From time to time somebody will take a state Department of Motor Vehicles to court, claiming that denial or revocation of a drivers license constitutes a violation of one’s constitutional right to travel. In two cases (Anacker v. Sillas [1976] 65 CA3d 416, McGue v. Sillas [1978] 82CA3d 799) California courts turned the plaintiffs down, ruling that a drivers license is not the equivalent of one’s fundamental right to travel. In a third case (MILLER v REED 9717006) the U.S. 9th Circuit Court of Appeals upheld the State court’s denial for the same reason.

    Streets, roads, and the Interstate Highway system are all public works projects intended to benefit all the public. In the case of citizens who don’t drive, should that benefit be limited to the trickle-down effect of enhanced economic activity or should it be of a more transportation-related nature? Growth patterns after World War II and completion of the Interstate highway system forced many to rely on motor vehicles in order to access new development that for-profit public transit firms could no longer afford to provide, Forcing us to depend on automobiles does not seem like an appropriate alternative benefit of public works road projects for those who don’t drive. It seems more like a violation of our right to life to be forced to rely on a mode of transportation so dangerous that we’re required by law to have an insurance policy.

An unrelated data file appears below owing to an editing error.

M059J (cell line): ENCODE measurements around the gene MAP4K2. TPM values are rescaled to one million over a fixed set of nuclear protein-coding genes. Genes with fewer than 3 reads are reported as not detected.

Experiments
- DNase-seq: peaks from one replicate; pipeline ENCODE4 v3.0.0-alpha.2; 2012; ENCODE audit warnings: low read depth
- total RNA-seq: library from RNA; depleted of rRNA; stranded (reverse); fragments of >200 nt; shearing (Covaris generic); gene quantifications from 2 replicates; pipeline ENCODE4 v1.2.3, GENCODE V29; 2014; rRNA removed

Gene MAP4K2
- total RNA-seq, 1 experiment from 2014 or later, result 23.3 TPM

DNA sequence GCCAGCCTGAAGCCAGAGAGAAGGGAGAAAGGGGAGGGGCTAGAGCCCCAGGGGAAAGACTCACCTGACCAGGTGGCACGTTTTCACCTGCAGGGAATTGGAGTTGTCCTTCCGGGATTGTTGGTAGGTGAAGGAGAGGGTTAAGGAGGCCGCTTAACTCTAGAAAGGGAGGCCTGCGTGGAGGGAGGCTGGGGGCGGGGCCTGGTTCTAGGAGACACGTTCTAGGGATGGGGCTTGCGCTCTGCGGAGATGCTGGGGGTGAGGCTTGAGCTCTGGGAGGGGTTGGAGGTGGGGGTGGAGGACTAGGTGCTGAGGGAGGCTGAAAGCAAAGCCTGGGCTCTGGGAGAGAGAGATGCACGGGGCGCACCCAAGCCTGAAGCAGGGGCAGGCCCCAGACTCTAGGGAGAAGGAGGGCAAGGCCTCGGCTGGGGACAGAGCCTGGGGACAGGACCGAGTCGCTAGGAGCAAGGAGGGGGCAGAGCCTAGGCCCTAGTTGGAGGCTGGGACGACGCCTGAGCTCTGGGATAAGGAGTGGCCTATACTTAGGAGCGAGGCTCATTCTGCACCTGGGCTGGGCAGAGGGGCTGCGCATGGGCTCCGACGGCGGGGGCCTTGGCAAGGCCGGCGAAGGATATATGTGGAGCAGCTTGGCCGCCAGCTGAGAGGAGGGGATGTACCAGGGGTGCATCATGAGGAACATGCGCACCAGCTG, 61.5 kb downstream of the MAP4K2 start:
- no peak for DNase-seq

Why do we continue promoting smart growth with incentives, tax breaks and other stimulants and subsidies? It seems a lot simpler to just prohibit all development that is not at least as accessible and functional for those who don’t drive as it is for those who do.

  8. Posted June 9, 2010 at 11:36 am | Permalink